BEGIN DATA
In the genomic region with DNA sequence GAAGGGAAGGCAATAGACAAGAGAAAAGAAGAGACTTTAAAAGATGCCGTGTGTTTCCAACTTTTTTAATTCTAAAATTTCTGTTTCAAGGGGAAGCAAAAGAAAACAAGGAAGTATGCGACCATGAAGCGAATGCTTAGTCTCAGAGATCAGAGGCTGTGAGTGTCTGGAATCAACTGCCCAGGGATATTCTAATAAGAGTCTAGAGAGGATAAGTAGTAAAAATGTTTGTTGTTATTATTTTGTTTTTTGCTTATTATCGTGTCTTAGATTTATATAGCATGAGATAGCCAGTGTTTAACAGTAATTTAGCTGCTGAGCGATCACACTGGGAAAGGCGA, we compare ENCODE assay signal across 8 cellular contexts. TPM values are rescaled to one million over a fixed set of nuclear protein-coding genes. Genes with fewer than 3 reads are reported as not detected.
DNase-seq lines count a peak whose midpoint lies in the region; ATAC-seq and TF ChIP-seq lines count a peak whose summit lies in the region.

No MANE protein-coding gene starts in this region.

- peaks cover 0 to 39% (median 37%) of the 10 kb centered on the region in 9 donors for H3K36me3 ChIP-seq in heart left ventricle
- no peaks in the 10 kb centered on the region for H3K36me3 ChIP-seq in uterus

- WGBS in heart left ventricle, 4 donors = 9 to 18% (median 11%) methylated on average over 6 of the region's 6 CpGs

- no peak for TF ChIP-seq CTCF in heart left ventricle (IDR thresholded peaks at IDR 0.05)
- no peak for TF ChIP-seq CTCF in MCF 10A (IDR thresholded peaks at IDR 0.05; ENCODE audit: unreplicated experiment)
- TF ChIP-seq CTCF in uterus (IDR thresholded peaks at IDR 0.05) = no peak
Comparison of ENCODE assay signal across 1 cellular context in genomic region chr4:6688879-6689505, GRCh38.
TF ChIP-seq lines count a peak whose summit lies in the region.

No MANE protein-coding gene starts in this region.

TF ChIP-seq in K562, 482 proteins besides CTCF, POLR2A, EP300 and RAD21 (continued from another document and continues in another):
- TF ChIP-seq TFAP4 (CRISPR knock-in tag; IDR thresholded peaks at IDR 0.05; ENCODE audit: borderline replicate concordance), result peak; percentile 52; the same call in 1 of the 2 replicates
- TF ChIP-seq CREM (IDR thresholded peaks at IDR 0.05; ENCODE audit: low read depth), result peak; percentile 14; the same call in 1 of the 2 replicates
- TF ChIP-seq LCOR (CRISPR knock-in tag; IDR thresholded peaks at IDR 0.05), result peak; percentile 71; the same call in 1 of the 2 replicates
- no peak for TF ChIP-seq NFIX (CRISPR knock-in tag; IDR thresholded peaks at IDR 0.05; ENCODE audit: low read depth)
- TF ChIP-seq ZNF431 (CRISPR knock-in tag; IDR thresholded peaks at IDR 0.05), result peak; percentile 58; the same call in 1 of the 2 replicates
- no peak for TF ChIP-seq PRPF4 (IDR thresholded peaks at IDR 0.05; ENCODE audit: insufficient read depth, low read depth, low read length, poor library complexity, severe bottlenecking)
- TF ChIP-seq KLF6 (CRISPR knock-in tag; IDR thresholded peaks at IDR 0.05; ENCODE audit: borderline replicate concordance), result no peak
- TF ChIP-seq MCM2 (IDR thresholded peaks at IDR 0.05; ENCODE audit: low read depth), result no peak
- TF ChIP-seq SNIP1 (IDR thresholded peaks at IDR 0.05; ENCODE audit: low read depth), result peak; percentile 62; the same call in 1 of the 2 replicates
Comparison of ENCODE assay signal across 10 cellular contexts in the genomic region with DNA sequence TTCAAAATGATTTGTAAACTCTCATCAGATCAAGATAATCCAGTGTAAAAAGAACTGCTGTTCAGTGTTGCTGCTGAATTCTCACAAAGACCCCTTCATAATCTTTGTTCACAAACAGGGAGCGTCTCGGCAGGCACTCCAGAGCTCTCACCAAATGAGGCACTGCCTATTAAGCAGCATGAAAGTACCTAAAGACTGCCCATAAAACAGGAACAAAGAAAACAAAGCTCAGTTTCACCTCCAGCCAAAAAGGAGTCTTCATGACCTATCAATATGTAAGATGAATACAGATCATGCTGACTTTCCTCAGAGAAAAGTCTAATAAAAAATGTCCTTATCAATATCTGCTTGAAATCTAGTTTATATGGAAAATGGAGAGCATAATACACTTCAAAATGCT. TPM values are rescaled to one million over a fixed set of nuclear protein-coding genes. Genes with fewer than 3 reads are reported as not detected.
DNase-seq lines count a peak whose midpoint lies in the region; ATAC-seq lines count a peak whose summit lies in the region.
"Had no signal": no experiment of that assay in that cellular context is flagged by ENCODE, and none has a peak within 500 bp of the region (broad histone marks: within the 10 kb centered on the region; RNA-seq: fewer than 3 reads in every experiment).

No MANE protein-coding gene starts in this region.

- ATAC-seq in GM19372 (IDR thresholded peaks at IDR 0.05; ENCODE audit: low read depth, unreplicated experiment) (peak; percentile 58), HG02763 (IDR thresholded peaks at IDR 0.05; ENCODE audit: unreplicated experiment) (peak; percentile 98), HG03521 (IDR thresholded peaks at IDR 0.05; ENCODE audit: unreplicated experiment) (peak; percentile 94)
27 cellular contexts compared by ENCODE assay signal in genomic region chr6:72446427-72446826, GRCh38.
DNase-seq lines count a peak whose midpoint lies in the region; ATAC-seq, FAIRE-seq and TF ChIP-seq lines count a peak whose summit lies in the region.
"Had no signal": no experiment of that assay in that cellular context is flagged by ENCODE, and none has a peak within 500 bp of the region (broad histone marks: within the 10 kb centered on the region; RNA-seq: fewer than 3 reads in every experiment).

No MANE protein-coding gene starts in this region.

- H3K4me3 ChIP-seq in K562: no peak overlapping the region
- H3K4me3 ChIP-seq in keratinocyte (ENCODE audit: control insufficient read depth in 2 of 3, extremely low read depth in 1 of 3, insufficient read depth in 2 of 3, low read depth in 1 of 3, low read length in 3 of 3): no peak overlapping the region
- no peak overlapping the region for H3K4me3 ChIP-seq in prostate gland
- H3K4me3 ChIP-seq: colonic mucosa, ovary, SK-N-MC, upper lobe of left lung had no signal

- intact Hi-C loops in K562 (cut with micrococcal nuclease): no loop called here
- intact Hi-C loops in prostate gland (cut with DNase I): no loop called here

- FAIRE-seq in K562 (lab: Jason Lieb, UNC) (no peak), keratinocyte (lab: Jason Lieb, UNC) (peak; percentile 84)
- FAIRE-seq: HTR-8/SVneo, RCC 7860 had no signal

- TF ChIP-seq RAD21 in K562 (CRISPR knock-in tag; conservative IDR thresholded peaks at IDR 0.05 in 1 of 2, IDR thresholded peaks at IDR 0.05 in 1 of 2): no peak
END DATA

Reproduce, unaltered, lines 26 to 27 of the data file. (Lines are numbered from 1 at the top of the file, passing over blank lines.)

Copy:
No MANE protein-coding gene starts in this region.

- ATAC-seq in GM19372 (IDR thresholded peaks at IDR 0.05; ENCODE audit: low read depth, unreplicated experiment) (peak; percentile 58), HG02763 (IDR thresholded peaks at IDR 0.05; ENCODE audit: unreplicated experiment) (peak; percentile 98), HG03521 (IDR thresholded peaks at IDR 0.05; ENCODE audit: unreplicated experiment) (peak; percentile 94)